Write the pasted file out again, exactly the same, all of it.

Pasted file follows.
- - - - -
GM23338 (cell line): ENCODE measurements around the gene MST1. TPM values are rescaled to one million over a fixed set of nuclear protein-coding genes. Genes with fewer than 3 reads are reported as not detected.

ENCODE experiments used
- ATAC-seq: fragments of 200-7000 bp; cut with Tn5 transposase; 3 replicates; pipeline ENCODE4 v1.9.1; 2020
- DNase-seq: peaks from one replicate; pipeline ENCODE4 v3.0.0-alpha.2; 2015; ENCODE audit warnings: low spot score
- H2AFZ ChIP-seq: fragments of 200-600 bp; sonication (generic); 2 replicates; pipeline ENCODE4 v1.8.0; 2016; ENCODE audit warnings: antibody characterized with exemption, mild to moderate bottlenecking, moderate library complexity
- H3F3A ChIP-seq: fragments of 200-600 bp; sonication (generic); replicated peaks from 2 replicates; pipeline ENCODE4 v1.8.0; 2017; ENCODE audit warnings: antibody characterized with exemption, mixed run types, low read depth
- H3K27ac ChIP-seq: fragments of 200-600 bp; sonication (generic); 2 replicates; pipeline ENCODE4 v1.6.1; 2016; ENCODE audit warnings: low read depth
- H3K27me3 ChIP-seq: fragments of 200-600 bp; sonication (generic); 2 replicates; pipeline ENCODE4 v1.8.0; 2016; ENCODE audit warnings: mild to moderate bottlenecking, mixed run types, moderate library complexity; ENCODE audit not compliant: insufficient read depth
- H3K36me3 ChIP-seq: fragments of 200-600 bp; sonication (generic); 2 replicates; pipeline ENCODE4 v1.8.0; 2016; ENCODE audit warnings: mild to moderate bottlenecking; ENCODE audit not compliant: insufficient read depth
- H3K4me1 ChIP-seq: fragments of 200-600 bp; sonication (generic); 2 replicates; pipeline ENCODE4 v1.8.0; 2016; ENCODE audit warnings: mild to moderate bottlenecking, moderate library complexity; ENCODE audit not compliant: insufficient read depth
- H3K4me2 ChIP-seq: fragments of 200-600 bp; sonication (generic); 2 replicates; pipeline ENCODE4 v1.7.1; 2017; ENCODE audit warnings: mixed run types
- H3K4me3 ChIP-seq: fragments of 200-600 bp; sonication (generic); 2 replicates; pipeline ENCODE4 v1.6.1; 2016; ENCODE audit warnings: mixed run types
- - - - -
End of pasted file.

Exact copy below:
GM23338 (cell line): ENCODE measurements around the gene MST1. TPM values are rescaled to one million over a fixed set of nuclear protein-coding genes. Genes with fewer than 3 reads are reported as not detected.

ENCODE experiments used
- ATAC-seq: fragments of 200-7000 bp; cut with Tn5 transposase; 3 replicates; pipeline ENCODE4 v1.9.1; 2020
- DNase-seq: peaks from one replicate; pipeline ENCODE4 v3.0.0-alpha.2; 2015; ENCODE audit warnings: low spot score
- H2AFZ ChIP-seq: fragments of 200-600 bp; sonication (generic); 2 replicates; pipeline ENCODE4 v1.8.0; 2016; ENCODE audit warnings: antibody characterized with exemption, mild to moderate bottlenecking, moderate library complexity
- H3F3A ChIP-seq: fragments of 200-600 bp; sonication (generic); replicated peaks from 2 replicates; pipeline ENCODE4 v1.8.0; 2017; ENCODE audit warnings: antibody characterized with exemption, mixed run types, low read depth
- H3K27ac ChIP-seq: fragments of 200-600 bp; sonication (generic); 2 replicates; pipeline ENCODE4 v1.6.1; 2016; ENCODE audit warnings: low read depth
- H3K27me3 ChIP-seq: fragments of 200-600 bp; sonication (generic); 2 replicates; pipeline ENCODE4 v1.8.0; 2016; ENCODE audit warnings: mild to moderate bottlenecking, mixed run types, moderate library complexity; ENCODE audit not compliant: insufficient read depth
- H3K36me3 ChIP-seq: fragments of 200-600 bp; sonication (generic); 2 replicates; pipeline ENCODE4 v1.8.0; 2016; ENCODE audit warnings: mild to moderate bottlenecking; ENCODE audit not compliant: insufficient read depth
- H3K4me1 ChIP-seq: fragments of 200-600 bp; sonication (generic); 2 replicates; pipeline ENCODE4 v1.8.0; 2016; ENCODE audit warnings: mild to moderate bottlenecking, moderate library complexity; ENCODE audit not compliant: insufficient read depth
- H3K4me2 ChIP-seq: fragments of 200-600 bp; sonication (generic); 2 replicates; pipeline ENCODE4 v1.7.1; 2017; ENCODE audit warnings: mixed run types
- H3K4me3 ChIP-seq: fragments of 200-600 bp; sonication (generic); 2 replicates; pipeline ENCODE4 v1.6.1; 2016; ENCODE audit warnings: mixed run types